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And while all of this is going on, the Mandate of the Church has taken a back seat. In September of 2014, CRS’s Vice-President for Government Relations and Advocacy Bill O’Keefe said in a CNN interview, “We assist people of all backgrounds and religions and we do not attempt to engage in discussions of faith.” He added, “We’re proud of that. We like to say that we assist everybody because we’re Catholic, we don’t assist people to become Catholic.” This statement is not dissimilar from what CRS’s Chief Operating Officer Sean Callahan said to Michael Hichborn in a November 2012 meeting. Callahan told Hichborn that CRS works to convert people’s minds to how to treat people and how to do things, but not to the Catholic Faith. When Hichborn reminded Mr. Callahan that Catholics have an obligation to proclaim the Gospel and bring all souls to Christ, his response was to equate feeding people and preaching the Gospel with “bribing the poor.”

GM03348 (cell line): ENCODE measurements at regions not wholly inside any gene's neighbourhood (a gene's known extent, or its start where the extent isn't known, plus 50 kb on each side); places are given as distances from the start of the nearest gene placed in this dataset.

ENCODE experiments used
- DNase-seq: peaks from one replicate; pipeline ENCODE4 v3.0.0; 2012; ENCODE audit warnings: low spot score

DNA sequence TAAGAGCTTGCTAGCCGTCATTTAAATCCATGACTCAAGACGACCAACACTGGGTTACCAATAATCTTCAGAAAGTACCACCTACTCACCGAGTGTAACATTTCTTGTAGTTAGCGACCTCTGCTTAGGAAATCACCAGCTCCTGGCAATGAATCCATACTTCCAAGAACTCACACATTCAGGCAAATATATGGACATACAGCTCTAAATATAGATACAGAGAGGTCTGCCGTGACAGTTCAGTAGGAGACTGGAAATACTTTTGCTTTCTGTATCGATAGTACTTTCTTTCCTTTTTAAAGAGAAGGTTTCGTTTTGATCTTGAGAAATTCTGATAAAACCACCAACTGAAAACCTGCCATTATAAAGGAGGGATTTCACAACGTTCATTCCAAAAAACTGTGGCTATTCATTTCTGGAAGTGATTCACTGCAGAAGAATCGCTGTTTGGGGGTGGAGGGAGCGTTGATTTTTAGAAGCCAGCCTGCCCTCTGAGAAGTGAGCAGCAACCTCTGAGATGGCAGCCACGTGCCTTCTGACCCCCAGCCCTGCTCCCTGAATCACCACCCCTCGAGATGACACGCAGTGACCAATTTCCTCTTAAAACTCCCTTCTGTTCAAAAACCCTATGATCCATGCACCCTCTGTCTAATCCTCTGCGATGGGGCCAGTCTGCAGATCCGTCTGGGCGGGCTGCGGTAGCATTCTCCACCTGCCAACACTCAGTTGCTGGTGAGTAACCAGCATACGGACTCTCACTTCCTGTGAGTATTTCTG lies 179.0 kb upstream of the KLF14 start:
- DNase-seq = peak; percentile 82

We shouldn’t be surprised, however, that the charitable works of the Catholic Church have turned to industry, and thereby abandoned the evangelistic mark of the Church. Pope Paul VI, in his 1975 apostolic exhortation Evangelii Nuntiandi, predicted this very thing. In paragraph 32, he said: